Estonia has an area of 45,339 km². With 29 inhabitants per km² (Germany: 231) it is one of the least populated countries in Europe. Of the approximately 1.4 million people living here, 70% are Estonians and 25% Russians, including many “non-citizens” without citizenship.
Capital city and world cultural heritage
The Estonian capital Tallinn was officially called Reval until 1918. Situated at the Gulf of Finland, the city received the Lübeck city charter in 1248 and has been a Hanseatic city since 1284. Tallinn is considered to be the best preserved medieval town in northern Europe, and the old town is now a UNESCO World Heritage Site. The city was named European Capital of Culture in 2011. Tallinn has 430,000 inhabitants. Almost every third Estonian lives there.
Landscape with lots of water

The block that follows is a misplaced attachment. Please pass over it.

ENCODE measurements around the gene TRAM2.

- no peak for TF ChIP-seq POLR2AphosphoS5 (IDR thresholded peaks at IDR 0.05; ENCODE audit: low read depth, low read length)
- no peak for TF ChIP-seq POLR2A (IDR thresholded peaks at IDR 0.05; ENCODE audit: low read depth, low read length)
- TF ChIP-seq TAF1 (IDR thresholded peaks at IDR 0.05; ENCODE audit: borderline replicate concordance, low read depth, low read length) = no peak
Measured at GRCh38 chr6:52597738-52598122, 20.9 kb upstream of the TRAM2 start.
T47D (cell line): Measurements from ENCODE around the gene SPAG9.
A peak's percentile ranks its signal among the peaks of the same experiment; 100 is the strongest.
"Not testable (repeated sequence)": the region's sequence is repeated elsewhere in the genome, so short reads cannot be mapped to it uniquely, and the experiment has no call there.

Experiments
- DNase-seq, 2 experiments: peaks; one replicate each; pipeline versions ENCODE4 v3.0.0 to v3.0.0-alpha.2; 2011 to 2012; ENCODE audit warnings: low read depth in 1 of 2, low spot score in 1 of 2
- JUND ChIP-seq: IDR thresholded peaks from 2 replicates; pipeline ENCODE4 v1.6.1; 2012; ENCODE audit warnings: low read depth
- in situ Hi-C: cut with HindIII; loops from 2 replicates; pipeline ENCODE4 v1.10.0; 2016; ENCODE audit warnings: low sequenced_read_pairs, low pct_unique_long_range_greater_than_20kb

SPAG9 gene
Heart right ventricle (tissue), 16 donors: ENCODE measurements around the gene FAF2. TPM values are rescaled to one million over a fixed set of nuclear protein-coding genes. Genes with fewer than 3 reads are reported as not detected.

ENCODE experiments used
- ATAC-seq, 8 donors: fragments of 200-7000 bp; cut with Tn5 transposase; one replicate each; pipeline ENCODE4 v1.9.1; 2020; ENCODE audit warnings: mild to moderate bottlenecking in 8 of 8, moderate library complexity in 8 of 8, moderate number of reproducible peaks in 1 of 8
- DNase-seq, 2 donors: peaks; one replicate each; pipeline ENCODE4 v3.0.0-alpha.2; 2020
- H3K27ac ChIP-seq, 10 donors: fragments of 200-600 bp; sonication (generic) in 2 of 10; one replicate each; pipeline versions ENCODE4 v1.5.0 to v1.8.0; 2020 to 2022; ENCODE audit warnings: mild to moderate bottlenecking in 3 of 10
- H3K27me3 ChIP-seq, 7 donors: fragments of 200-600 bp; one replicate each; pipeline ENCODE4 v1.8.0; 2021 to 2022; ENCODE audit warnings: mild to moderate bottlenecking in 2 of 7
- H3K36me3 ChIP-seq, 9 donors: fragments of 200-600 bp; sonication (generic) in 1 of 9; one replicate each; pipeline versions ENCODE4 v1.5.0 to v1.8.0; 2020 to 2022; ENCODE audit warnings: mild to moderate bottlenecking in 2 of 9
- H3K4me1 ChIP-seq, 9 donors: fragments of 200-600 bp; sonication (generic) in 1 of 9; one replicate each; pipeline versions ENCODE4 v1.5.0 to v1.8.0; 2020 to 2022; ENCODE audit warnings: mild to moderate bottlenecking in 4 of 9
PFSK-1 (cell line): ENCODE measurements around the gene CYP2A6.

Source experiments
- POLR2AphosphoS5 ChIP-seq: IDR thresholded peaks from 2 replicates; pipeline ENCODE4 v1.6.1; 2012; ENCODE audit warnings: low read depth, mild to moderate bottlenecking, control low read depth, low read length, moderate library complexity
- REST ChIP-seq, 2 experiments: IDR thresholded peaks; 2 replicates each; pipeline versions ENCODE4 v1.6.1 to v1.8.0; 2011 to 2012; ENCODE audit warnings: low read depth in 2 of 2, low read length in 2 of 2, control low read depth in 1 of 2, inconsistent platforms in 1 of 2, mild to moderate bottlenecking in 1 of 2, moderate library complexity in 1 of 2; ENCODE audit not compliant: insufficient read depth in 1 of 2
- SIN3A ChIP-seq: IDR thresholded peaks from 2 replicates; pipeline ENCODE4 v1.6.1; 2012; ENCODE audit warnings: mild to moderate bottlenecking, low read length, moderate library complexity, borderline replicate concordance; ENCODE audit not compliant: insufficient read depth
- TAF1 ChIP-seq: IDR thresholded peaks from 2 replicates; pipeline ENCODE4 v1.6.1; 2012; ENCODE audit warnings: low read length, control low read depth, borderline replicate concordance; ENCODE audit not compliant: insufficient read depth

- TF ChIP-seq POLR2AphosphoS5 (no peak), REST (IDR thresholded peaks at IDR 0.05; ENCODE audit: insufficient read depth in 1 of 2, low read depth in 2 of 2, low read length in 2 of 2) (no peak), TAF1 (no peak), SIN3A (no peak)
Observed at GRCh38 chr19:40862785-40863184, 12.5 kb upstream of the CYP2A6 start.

Almost half of the country is covered with forest, there are more than 1,400 lakes and 7,000 rivers. The forests are home to 700 bears and 12,000 moose. One fifth of Estonia also consists of swamps. The most common tree is the birch, which is sung about in many folk songs and is a national symbol. Estonia also has over 2,000 islands, most of which are uninhabited.
Midsummer and white nights
Because Estonia is closest to the northern tropic of the sun, the country has “White Nights” at the summer solstice. As everywhere in Scandinavia, midsummer – Estonian: Jaanipäev – is celebrated here: with St. John’s fire, music, dance and food and many other customs.
Language with many vowels
Estonian belongs to the group of Finno-Ugric languages and is closely related to Finnish, but not to Latvian and Lithuanian. As in Finnish, there are many vowels, for example the Estonian calls a night he worked a lot “Töö-öö”. There are 14 cases in Estonian, but there are no grammatical sexes. There are many foreign and loan words from German in Finnish.